Through the process of finding a new home for Ryan’s walker, we were reminded of the beauty and the hope that can be found when we reach out and connect to each other.
An Education in Tinkering
On our first evening in Haiti, Dwayne and our new friend, Nathan Freeland (from Joni & Friends California), had a fun time reassembling Ryan’s walker using about six different tools! We were staying at Pastor Richard’s house who lives just outside Port au Prince.
We Are All Connected
It didn’t take too long for the theme of this trip to become clear – it was all about meeting new people and making connections. Through our partnership with Joni and Friends, we were introduced to Greg Barshaw who was once on their board and now runs Connect2Ministries. Through Greg we had the opportunity to visit some of the places that his organization helps to fund, including one particular orphanage in Delmas 31.
A New Home for Ryan’s Walker
It’s been just over a week since we visited the orphanage in Delmas 31 and, I won’t lie, the memory of it still haunts me. We had just spent the better part of our day visiting various organizations that are involved in providing health care, education and nutrition programs in the area. We had met so many different people, had seen so many signs of vibrant life and yet had also seen so many reminders of the challenges that still exist because of the poverty and frequent natural disasters that occur in Haiti. Delmas 31 is a bustling area and the orphanage is situated in the middle of a busy street. No book or movie could ever have adequately prepared us for what we were about to experience. We came through a gate and then a narrow walkway into a courtyard where we smiled at the faces of children whose names we will never know. We heard all sorts of noises and smelled all sorts of smells. All the while, feeling fairly helpless about not being able to convey the value that we truly felt for these children. We were quickly surrounded by children and adults who were curious to find out why we were visiting them. After a bit of conversation with the staff, we were brought to a little boy named Samuel who was immediately lifted into Ryan’s walker. We weren’t sure if this would be the final or the only recipient of Ryan’s walker, but we were encouraged to know that there is likely no shortage of children who will make good use of it in the years to come.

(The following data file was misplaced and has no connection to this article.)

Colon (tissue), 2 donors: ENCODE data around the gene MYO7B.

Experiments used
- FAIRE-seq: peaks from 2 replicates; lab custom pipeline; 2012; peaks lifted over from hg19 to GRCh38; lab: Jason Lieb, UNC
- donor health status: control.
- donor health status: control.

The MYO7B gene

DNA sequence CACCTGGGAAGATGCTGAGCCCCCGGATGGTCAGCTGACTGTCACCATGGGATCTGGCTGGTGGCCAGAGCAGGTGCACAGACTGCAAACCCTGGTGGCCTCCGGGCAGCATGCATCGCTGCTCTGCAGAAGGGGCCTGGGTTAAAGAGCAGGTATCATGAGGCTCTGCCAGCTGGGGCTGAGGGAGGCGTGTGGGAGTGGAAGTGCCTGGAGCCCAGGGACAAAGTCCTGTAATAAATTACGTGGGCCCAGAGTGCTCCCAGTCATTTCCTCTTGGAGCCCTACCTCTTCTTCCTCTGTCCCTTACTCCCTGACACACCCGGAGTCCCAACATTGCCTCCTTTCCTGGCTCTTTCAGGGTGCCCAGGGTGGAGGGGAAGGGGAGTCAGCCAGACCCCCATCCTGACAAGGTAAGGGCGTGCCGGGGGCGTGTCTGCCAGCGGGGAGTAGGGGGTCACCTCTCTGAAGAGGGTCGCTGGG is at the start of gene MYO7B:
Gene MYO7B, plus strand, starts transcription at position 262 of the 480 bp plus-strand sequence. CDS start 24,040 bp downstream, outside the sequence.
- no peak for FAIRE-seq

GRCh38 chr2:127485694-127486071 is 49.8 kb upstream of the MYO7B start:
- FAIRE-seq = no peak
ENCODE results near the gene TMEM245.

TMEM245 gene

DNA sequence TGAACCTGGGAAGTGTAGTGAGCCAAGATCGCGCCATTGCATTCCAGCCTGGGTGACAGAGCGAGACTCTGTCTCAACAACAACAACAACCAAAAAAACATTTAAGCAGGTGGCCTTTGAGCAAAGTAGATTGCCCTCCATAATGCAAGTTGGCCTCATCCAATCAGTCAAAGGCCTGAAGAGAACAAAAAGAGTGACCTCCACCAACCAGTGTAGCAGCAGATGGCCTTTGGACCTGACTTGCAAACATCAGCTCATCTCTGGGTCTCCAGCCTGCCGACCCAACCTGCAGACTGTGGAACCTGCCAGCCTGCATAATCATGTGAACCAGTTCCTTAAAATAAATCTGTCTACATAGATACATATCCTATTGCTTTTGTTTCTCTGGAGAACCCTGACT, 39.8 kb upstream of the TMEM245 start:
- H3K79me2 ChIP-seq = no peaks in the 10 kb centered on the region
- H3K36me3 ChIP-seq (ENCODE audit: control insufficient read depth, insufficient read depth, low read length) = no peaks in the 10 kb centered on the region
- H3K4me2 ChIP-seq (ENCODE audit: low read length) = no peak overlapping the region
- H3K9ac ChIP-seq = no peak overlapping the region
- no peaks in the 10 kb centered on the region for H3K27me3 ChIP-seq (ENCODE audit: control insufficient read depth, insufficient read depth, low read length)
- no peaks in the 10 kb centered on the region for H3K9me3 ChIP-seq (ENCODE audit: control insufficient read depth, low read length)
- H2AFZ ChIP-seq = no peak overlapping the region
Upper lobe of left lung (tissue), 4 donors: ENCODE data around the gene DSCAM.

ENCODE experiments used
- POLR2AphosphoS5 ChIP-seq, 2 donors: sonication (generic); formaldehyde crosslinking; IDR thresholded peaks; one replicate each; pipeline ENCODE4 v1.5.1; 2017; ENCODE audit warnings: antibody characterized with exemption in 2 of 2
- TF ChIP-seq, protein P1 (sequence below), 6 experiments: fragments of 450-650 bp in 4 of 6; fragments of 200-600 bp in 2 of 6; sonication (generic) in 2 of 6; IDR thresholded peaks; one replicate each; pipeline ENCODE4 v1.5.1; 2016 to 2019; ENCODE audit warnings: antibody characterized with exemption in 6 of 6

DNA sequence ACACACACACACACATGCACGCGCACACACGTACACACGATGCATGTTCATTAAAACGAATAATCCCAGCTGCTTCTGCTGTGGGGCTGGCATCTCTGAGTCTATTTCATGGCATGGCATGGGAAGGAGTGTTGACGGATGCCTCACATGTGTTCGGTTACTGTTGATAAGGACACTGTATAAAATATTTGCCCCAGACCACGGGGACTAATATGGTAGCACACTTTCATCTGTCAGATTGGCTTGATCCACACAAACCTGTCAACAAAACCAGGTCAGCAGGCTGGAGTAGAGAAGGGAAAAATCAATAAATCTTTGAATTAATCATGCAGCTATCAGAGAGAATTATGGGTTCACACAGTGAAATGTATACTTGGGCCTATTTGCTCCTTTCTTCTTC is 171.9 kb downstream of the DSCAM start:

After we said goodbye to Samuel and his friends, I struggled to make sense of what I had seen and the jumble of emotions that I was feeling. In the middle of a busy lively town, was a small simple home where a group of children with all sorts of disabilities lived. Children who would have otherwise been discarded or hospitalized or dead. Their home and their quality of life is so far from what we would ever want it to be for them. And yet in the middle of their very real suffering, I have to believe that their being in that home is the best life possible for them at this time. And that somehow, through all the brokenness and sadness, they are able to know love and hope through the relationships they share with each other. Though our visit with them was short, the gift of Ryan’s walker that we left with Samuel, will live on far longer. It symbolizes a new connection made. A tangible expression of love and encouragement across the distance.